For those of us who grew up reading the Greek and Latin classics, the story of Leonidas and the 300 Spartans was certainly the stuff of legends. 300 men hold off the entire Persian army under Xerxes for a considerable period of time, inspiring all of the Greek city states to rise up and resist the invaders in an even more all out battle later at Platea. I have actually always wanted to see a movie about Spartan culture and its 'warrior' mentality and fierce independence, a culture that defies most modern notions of machismo by having women who were educated and trained to be as athletic and ferocious as the men, in many cases. This culture was so freedom loving and fiercely independent that they had a hard time even co-operating with other Greek city states, even when their independence was on the line.
With this story line, Frank Miller (of Sin City fame) brings to the screen an action thriller in comic book style and color (sepia tones and reds, with some scenes reminiscent of Gladiator) with larger than life action and characters and hyperbole. Surprisingly enough it works rather well. The story is only minimally diddled with, and there is very little filler, or unnecessary sub-plotting added. The focus of the movie not surprisingly is on Leonidas, a few stirring speeches he makes, and the battle scenes themselves. There are of course CG action sequences that are larger and more dramatic than life, and we have the usual gargoyles that show up in comic books, but not actually at the battle of Thermopylae. But then this was not intended to be a documentary, but rather a hyperbolic dramatization.
For what it is, this movie is stunning, especially in terms of cinematography. The scene with the prophetess on top of the mountain, or the emissary confronting Leonidas, or Leonidas confronting Xerxes are hard to get out of your brain. There are of course some gory scenes, but the movie is not gore galore, or gore for its own sake. Miller is depicting the brutality of war, especially in such a primitive form. There is too much graphic violence for young folks in this movie, and it is indeed graphic and grainy, earning its R rating for violence. My son suggested it be seen as Miller's Braveheart movie. Fair enough. That's a good analogy, though there is less pathos in this movie, and certainly more buff warriors showing off their washboard abs. And there is also far less star power in this movie, which makes it all the more effective in some ways. Particularly well done is the story telling of the relationship between Leonidas and his wife and Leondias and his leading warriors.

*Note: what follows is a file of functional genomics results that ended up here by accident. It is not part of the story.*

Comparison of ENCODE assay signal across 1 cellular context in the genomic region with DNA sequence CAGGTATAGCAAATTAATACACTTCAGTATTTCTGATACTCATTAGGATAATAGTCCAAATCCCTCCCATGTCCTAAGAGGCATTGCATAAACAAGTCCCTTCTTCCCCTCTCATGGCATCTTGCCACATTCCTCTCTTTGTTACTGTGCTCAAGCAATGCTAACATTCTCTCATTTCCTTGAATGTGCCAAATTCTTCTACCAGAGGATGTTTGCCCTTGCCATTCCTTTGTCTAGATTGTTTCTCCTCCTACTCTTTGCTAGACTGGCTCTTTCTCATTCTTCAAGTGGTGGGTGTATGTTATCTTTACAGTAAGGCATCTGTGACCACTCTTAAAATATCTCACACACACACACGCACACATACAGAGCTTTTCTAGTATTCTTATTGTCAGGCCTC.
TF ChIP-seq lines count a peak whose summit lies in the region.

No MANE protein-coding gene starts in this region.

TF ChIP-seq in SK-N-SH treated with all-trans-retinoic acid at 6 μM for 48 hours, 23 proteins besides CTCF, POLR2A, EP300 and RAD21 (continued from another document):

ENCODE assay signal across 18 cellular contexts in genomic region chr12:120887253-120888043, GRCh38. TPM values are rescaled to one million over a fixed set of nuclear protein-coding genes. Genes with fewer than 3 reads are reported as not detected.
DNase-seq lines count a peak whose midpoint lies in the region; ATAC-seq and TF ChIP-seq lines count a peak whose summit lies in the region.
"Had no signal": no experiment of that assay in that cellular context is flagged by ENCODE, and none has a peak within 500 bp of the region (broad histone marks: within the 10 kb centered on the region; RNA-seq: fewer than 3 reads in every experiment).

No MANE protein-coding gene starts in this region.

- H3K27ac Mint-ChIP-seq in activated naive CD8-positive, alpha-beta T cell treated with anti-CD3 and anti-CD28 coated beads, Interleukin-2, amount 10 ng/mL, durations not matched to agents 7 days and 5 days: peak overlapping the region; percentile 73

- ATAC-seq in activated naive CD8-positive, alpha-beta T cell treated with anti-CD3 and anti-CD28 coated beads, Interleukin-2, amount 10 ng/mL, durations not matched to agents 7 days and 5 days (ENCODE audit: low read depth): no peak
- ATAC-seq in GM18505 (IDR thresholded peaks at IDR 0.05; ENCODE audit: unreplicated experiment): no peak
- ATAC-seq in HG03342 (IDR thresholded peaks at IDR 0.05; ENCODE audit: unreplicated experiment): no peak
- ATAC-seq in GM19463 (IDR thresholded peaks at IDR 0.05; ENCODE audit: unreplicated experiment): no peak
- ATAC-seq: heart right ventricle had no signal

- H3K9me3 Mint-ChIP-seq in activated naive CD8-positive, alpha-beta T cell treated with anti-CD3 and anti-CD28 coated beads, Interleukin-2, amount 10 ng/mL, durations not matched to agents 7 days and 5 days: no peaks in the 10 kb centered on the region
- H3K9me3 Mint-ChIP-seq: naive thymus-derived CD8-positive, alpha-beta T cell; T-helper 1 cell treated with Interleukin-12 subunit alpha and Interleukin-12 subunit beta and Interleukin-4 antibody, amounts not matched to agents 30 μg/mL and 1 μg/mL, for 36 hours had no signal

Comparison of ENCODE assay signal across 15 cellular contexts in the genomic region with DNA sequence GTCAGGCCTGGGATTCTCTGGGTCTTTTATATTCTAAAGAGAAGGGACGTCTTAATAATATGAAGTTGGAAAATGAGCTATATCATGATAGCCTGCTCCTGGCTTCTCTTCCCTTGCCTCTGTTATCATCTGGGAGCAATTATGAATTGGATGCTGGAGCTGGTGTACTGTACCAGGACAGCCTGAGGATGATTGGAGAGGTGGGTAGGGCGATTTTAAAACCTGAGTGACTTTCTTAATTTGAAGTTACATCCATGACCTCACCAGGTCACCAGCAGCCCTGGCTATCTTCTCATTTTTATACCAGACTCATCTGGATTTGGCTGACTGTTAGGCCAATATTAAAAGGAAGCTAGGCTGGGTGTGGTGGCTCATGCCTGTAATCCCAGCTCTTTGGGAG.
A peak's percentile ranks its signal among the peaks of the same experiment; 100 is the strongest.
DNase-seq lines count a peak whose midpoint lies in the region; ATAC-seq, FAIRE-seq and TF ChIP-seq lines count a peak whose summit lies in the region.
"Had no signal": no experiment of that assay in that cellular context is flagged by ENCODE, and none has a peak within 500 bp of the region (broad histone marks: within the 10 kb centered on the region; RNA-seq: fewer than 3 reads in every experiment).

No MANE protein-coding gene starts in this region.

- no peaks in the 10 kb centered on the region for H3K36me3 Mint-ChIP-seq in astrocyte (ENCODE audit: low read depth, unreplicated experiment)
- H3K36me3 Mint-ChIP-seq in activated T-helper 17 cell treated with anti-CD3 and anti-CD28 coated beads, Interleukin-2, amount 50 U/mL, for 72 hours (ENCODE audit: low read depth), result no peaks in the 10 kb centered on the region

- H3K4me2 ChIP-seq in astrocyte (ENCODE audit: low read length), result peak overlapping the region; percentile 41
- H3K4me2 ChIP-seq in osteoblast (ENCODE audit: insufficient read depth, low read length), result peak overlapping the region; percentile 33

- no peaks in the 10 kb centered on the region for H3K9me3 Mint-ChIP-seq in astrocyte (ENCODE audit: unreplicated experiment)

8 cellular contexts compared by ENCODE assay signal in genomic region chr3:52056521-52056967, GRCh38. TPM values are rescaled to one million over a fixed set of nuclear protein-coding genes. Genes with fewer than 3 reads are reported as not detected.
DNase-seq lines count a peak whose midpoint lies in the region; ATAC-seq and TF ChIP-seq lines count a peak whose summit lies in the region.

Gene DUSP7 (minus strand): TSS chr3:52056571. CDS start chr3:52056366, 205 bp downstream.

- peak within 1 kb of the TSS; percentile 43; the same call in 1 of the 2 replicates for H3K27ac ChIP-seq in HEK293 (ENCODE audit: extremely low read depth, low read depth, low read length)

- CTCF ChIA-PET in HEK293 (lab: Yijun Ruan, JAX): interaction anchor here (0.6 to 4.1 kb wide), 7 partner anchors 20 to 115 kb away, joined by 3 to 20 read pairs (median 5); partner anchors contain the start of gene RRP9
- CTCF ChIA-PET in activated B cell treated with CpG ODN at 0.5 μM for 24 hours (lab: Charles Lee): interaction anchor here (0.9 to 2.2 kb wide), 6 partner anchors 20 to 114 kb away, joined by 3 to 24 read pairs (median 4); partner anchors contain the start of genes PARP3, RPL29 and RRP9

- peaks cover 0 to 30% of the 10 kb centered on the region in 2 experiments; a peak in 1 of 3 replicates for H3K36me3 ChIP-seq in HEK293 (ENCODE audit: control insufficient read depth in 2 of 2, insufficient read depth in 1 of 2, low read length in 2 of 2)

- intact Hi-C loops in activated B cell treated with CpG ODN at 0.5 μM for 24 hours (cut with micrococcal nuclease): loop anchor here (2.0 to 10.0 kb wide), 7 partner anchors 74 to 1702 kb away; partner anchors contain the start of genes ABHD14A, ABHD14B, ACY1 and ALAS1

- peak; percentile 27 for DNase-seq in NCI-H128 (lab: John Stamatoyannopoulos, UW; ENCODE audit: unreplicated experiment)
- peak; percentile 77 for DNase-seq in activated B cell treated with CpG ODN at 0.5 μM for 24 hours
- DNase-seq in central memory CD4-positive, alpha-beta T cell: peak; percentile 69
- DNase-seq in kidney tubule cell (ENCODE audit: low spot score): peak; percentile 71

Clocking in at under two hours, this movie doesn't really have any dead zones or filler, and it is so visually gripping and difference that there is always something to get your attention. Don't expect this movie to win any Oscars, except for pioneering cinematography, but it is a well done movie of its particular genre. As it sits atop the movie charts at present one wonders how much this movie is meant to play to the warrior instincts or mentality in parts of our own culture. Whether it is or not, the Spartans were absolutely the Marines or their day, making ordinary warriors look weak and vulnerable. You will have to decide whether that whole approach to problem solving is itself a strength or a weakness, but no one could question these men's courage and commradry in the face of overwhelming odds.